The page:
Farm Collector

POST CARD

By Staff

Threshers have been operated by the Hollingsworth’s of
Barren Plains since the first ones were built. My grandfather, Sam
Hollingsworth, and my father, lley Hollingsworth, operated
Keck-Gonnerman thresher and engine until my grandfather’s death
in 1937. Then my father and I operated until 1948. I am only 40
years young, but I still believe this the only way to save a wheat
crop.

The Hollingsworths mentioned own and farm about 1500 acres of
land and have some 350 acres of wheat.

I thought I would make this contribution to your Album that I
enjoy so very much. I have never sent in pictures before, but I
have many of all type steam rigs, including railroad and railroad
wrecks and threshing rigs.

Courtesy of Robert L. Johnson, The Steam Engine Museum, Route 1,
Box 265A, Rossville, Georgia 30741. Smith and Porter portable
engine, photographed at the Maddox Foundry in Archer, Florida
before moving to the Steam Engine Museum, Rossville, Georgia.
Notice the hand-worked appearance of the various parts of the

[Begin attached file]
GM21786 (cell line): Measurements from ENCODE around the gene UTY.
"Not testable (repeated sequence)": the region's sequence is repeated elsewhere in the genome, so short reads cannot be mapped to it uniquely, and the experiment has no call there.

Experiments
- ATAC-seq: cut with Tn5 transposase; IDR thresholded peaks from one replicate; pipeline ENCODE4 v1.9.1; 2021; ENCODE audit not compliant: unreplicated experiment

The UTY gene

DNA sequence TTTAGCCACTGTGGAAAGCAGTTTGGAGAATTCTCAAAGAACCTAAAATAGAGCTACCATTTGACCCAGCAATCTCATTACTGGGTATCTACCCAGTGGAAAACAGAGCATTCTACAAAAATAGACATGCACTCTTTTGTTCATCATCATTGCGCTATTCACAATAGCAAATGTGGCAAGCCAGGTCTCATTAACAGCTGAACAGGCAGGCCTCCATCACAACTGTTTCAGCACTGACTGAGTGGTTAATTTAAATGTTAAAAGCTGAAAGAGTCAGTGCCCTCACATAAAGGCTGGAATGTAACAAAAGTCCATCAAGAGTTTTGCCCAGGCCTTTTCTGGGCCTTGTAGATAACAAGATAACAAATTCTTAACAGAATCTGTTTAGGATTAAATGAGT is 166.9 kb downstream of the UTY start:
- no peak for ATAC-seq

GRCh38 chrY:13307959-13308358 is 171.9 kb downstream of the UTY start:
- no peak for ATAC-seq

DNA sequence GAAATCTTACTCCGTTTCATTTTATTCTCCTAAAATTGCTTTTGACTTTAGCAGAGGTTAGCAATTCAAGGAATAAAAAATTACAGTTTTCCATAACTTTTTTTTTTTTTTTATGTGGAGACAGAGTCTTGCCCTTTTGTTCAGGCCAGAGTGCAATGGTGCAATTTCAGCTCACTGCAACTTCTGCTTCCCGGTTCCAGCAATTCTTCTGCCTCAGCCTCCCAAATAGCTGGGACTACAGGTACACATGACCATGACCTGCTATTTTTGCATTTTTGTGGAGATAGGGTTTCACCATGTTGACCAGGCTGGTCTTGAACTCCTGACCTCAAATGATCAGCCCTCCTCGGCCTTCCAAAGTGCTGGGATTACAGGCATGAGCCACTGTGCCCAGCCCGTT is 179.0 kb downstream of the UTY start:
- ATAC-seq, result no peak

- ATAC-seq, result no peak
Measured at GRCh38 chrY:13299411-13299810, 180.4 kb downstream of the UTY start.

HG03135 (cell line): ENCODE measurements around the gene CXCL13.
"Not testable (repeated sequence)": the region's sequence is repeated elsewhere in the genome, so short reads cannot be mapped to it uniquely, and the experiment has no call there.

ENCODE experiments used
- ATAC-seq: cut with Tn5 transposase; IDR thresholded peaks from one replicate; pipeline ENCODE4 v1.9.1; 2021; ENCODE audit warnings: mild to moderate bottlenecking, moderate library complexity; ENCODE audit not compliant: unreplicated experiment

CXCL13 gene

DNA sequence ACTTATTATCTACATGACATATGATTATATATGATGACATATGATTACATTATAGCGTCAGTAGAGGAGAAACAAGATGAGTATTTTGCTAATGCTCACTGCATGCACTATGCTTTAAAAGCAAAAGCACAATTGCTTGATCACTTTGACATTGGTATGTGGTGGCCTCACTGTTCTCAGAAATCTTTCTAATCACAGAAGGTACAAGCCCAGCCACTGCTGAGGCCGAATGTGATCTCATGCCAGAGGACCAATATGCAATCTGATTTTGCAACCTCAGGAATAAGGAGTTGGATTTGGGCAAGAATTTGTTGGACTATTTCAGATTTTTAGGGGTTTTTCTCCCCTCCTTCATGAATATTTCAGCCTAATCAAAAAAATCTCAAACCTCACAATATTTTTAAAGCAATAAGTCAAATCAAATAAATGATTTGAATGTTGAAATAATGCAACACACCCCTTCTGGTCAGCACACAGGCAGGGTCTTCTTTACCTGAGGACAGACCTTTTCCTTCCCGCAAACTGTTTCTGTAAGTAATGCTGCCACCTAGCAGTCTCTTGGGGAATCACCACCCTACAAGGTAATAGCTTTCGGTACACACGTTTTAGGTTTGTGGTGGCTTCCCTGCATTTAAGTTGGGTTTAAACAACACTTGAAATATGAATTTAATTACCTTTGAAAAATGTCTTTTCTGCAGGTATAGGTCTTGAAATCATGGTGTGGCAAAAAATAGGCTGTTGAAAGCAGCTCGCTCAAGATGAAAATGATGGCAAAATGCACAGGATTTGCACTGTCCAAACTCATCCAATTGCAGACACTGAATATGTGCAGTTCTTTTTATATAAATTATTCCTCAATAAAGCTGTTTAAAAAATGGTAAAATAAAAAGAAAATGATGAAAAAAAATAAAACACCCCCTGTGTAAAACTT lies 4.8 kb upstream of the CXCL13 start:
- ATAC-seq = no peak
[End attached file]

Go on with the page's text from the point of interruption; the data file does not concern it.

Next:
engine. The lack of a crank disc, the long stroke, the case steam
dome and fittings, the short-travel flat slide valve and other
features of this engine seem to indicate that it was built between
1860-1870. There is no definite information available on it at
present; though the owners of the engine at Florida felt that it
was made before the Civil war.

Notice the front wheels lying un-ended in the background behind
the engine.

Courtesy of Robert L. Johnson, The Steam Engine Museum, Route 1,
Box 265A, Rossville, Georgia 30741. Very early Smith and Porter
portable engine, built in Charleston, South Carolina, probably
around 1860-1870. Found in a swamp in Mississippi or Louisiana in
1909 and brought to the Maddox Foundry in Archer, Florida, where it
has been sitting outdoors to the present day. It was purchased
early 1967 for restoration at the Steam Engine Museum; and to date
the engine has been unfrozen and operated (under steam from another
boiler) while the Smith & Porter’s boiler is presently
getting a set of flues. We believe this to be the only one of this
make in existence, but would be very interested in having any
information on it as all we know about its history is the name and
city of manufacture given on the nameplate over the firebox
door.


 
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  • Published on Jan 1, 1968
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